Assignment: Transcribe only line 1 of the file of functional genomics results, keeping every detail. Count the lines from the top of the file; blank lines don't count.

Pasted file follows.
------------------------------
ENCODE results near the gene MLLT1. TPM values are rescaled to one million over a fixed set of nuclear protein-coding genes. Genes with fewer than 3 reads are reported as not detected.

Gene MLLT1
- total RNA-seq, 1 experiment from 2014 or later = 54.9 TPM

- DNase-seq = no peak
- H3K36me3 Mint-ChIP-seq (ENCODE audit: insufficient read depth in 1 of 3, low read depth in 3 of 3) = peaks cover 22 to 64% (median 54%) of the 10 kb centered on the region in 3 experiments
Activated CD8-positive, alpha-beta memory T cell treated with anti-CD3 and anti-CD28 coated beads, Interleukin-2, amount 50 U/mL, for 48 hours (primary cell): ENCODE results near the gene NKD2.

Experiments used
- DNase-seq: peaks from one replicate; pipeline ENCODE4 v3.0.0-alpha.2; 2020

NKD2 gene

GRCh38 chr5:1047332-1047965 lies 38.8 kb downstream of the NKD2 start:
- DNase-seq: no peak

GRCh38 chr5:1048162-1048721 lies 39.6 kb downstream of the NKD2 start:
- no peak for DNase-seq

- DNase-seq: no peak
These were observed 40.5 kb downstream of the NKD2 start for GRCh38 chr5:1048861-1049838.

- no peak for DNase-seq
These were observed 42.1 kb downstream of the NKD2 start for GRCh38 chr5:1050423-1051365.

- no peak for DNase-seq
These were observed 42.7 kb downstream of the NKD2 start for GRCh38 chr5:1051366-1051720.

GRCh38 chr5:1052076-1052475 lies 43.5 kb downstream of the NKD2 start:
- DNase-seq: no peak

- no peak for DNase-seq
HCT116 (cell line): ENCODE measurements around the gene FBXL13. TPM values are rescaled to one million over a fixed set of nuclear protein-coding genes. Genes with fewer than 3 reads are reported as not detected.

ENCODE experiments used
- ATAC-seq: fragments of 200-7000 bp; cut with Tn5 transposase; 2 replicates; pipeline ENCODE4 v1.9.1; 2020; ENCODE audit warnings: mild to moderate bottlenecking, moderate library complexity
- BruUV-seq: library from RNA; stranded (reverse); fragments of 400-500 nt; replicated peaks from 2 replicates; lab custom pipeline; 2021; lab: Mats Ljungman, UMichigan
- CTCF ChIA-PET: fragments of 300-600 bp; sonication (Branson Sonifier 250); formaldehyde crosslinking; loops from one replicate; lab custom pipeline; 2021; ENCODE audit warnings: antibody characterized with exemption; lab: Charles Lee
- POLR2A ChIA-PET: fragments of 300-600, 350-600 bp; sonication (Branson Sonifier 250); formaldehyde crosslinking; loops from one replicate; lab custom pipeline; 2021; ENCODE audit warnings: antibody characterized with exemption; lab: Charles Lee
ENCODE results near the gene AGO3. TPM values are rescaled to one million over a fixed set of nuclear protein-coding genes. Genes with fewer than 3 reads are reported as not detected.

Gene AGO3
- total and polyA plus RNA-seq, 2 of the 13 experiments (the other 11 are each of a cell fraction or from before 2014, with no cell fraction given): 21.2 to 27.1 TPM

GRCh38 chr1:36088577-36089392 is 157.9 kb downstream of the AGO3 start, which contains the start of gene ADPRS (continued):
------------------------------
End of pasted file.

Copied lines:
ENCODE results near the gene MLLT1. TPM values are rescaled to one million over a fixed set of nuclear protein-coding genes. Genes with fewer than 3 reads are reported as not detected.